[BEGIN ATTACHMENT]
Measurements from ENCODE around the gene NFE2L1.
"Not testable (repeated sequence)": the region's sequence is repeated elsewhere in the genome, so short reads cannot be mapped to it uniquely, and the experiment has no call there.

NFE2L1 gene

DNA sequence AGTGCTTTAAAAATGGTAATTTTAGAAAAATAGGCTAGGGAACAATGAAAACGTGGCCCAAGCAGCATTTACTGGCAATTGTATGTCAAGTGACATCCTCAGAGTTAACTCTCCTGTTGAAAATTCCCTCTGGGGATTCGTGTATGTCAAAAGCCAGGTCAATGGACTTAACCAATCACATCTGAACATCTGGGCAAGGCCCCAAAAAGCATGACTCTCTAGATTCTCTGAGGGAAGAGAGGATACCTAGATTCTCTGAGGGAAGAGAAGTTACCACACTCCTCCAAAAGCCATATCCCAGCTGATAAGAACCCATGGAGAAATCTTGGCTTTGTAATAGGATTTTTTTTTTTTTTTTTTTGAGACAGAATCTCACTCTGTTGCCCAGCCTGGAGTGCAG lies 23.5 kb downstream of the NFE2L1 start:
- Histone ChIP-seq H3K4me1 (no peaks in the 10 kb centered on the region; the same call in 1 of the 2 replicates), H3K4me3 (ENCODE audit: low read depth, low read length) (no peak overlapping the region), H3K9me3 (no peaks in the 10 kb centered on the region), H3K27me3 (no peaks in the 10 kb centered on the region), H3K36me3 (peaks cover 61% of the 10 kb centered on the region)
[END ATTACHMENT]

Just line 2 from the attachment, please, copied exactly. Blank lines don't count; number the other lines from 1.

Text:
"Not testable (repeated sequence)": the region's sequence is repeated elsewhere in the genome, so short reads cannot be mapped to it uniquely, and the experiment has no call there.